Wednesday, July 3, 2019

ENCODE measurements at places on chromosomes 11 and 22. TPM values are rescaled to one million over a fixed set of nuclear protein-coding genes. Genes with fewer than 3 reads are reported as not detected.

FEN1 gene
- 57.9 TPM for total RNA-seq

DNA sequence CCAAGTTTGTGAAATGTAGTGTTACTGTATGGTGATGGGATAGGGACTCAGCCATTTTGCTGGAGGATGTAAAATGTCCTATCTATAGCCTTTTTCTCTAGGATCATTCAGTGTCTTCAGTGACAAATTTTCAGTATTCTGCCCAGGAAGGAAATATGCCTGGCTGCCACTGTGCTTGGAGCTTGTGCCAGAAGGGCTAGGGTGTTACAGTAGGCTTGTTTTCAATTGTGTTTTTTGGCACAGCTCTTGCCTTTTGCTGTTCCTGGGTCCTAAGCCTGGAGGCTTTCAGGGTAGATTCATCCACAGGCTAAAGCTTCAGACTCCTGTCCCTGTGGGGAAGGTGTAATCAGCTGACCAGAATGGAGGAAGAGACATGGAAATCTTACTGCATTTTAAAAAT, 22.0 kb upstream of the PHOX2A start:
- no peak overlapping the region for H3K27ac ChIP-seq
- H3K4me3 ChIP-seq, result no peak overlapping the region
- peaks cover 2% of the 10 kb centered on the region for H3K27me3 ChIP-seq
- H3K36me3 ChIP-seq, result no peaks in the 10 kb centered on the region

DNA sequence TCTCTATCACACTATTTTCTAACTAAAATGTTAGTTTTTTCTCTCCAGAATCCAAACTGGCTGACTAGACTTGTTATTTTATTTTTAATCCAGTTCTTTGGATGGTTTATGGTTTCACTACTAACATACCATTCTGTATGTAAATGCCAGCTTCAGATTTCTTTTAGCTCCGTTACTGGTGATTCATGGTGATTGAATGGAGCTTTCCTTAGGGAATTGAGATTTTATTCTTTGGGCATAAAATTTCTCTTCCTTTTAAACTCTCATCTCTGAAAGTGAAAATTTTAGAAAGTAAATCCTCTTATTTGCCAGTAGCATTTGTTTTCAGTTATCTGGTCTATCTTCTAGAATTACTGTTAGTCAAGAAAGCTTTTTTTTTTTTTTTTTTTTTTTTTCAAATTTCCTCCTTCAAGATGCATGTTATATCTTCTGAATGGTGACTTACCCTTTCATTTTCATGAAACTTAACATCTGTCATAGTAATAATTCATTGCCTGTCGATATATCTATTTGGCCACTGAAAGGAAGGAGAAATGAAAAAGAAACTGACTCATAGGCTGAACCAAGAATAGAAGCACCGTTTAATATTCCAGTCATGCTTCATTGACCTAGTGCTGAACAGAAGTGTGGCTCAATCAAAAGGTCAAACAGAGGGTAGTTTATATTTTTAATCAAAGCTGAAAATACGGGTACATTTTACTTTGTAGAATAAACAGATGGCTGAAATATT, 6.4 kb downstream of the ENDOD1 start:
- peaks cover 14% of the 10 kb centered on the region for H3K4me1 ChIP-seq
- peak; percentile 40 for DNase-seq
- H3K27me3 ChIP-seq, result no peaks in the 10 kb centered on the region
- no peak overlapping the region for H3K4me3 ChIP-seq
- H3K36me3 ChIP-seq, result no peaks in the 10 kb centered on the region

Spider-Man: Far From Home is a Marvel Cinematic Universe product. It’s a testament to their quality control that the designation alone tells you exactly what you’re going to get. They all have charming casts, light tones, quipping dialogue, and hammering CG lightshows for action sequences. It’s all very hectic and bouncy, and even when all hope is lost, it’s never really gone. Even Endgame, which maybe broke the timeline bending over backwards to pretend these things have genuine emotional consequences, couldn’t keep Infinity War’s poker face for more than twenty minutes or so. All this is to say: the latest Spidey has lower highs and higher lows than its non-MCU predecessors. (For better or worse, we'll not soon have a Spider-Man as pure and strong as Raimi's, or as angular and messy as Webb's.) Tom Holland remains a spunky, boyish Peter Parker, this time abroad with his classmates on a European field trip. The ensemble of teens is an agreeable bunch, especially Zendaya whose low-key cool affect and compelling screen presence is the least showy and yet acts circles around the rest. (I suppose it says more about my level of maturity than the film’s that I found their teachers — capably, earnestly frazzled comedic relief from Martin Starr and JB Smoove — the most sympathetic characters and my rooting interest.) Predictably, superhero dilemmas follow the trip at every stop as the mysterious new character, aptly named Mysterio (Jake Gyllenhaal, having fun, for what that’s worth), is fighting monsters and Nick Fury (Samuel L. Jackson cashing that check) thinks Spidey should help. It sets up the usual conflict between Peter’s normal teen life (where he just wants to finally kiss his crush) and the demands of a Spider-Man’s responsibilities. (And what a nightmare for those poor teachers! I can't even imagine...) It’s all in the unfortunate shadow of Iron Man, who looms large in the space Uncle Ben should have. But at least returning director Jon Watts and his script team dispatch with Endgame’s implications with all the seriousness they deserve — a hand wave and a wink. Because by now we know the MCU is a franchise of frivolous nothings. Sometimes they’re huge fun; sometimes they’re dull time-wasters. And by now you know if you’re into it or not. This one is neither the best nor the worst. It simply is good enough to not regret it in the moment, though quiz me on it in a month and I’m sure I’ll draw some blanks.

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